Below you’ll find a fitness training guide to help you prepare for your walking adventure. You can adapt it to your fitness level and preferences and most importantly tailor it to the specific walk you have chosen as outlined in the fitness guide section on your walk’s page.
Four to six months before your walk with Auswalk
What’s a top tip that’s only three words? Get comfortable shoes! Good shoes or boots will also protect and support your feet and ankles. If you haven’t already, this is the perfect time to purchase the appropriate footwear and walk in them frequently. Start wearing your shoes around the house and on walks. See our article on what shoes to buy if you need further information. There’s also an article on what socks to wear if you’re interested and an article on how to avoid getting blisters and what to do if you do get them.
Regular training from five to six months before the trip will ensure you enjoy yourself on and off the track each walking day.
Hiking preparation will typically be more intensive than your weekly exercise regime and will involve getting your body ready for the three key elements of your trek: Distance (and duration), Elevation and Terrain.
Whatever the distance of the walk you have chosen, you will get the most enjoyment and satisfaction if you can comfortably complete each day. Be honest with yourself and put in some preparation if you need to. If you are about to undertake a longer walk, you may need to pay specific attention to increasing your endurance and cardiovascular fitness.
Hikes with significant elevation gains have to be prepared for differently. In this case, your training routine should focus on cardiovascular fitness and leg strength. On selected walks with substantial altitude gains, you should hike locations incorporating significant elevation changes if possible.
You must also factor in the terrain of the walk. For example, if you are doing a coastal walk, it is wise to include training with similar terrain, which may or may not consist of sand. Similarly, if you are completing a walk with a rocky undulating trail, you must incorporate getting your body and feet used to, and aware of, changes in terrain combined with balance training in your preparation.
- Keeping in mind the specific Distance, Elevation and Terrain aspects of your walk use the following training guide.
- Skip the exercises that don’t apply to your walk.
- Remember that fitness levels vary between people, so feel free to adapt your training program based on your current fitness level.
- Always ensure you stretch afterwards to avoid injury and ensure that you stay hydrated.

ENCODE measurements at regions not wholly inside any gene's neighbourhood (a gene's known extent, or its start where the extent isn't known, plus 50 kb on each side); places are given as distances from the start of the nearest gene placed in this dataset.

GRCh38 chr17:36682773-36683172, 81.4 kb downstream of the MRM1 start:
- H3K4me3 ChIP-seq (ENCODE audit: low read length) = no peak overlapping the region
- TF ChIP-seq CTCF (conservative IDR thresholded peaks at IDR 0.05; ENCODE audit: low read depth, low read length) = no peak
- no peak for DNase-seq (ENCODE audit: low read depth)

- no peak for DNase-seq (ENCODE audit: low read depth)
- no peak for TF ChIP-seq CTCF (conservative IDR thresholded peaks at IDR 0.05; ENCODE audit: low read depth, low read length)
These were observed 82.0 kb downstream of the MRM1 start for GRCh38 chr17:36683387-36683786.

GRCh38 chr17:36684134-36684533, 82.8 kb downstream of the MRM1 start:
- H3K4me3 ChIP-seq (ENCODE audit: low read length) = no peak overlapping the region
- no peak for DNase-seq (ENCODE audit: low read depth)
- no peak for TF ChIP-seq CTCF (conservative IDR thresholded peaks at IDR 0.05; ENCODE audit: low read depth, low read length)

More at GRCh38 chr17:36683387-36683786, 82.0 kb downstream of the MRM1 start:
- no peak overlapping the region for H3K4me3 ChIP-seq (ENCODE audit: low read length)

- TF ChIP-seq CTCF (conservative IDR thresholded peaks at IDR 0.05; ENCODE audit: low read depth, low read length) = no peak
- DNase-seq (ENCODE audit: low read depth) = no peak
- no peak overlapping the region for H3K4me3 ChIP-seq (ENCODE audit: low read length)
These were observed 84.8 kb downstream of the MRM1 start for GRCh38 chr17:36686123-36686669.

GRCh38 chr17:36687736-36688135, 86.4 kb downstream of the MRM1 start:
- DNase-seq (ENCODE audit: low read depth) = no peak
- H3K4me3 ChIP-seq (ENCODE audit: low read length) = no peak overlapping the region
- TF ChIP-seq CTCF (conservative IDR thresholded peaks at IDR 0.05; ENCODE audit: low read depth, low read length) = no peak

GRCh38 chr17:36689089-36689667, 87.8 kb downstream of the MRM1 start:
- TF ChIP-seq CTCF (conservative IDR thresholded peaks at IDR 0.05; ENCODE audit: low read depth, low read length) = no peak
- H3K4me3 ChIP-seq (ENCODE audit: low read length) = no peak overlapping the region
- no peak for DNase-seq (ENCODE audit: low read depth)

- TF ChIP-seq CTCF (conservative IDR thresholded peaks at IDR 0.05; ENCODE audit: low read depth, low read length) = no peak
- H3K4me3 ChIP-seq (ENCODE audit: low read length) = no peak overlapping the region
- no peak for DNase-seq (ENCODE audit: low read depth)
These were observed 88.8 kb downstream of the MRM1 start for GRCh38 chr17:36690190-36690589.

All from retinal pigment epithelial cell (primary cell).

- You should aim to be able to execute between 70% to comparable levels of average elevation and average distance of your walk one month out from your walk.
Six months before your walking holiday
- Begin with 30-minute brisk walks on a flat terrain three times per week
- Include light bodyweight exercises, such as calf raises, lunges and squats, twice weekly
Five months before your walking holiday
- Increase walk duration to 45 minutes, four times per week
- Continue light resistance training for your core and legs three times a week
Four months before your walking holiday
- Introduce 1.5-hour walks, three times a week
- Include at least one walk on a terrain similar to your upcoming hike
- Begin carrying a light backpack, gradually increasing the weight every week
- Introduce uphill walking or use a treadmill and/ or stair climber at the gym. Sessions of 20 minutes twice a week
- Continue light resistance training three times per week
- If undertaking a multi-day walk with reasonable elevation levels, focus on light weight training on your legs. Do step-ups using a small table, an oversized step or similar with weights in hand. Build your sets out to at least 3 sets of 15
- Use weekends to go for a day hike and explore an unfamiliar location equivalent to the average distance of your walk
- Start a weekly walking group with friends or family
- Use YouTube to find isolated ankle strengthening and proprioception exercises. You can add these to your daily routine at home
- Build a simple at home gym with a set of dumbbells and resistance bands
- Add a gentle stretch program to your routine to minimise the risk of injury
It’s worth knowing….
- Your footwear will make or break a hike no matter how fit you are!
- Squats mimic the motion of going uphill, great preparation for higher elevation walks
- Calf raises prepare your body for tackling uneven surfaces and inclines
- Carrying a backpack will stimulate real conditions and increase your comfort levels during the hike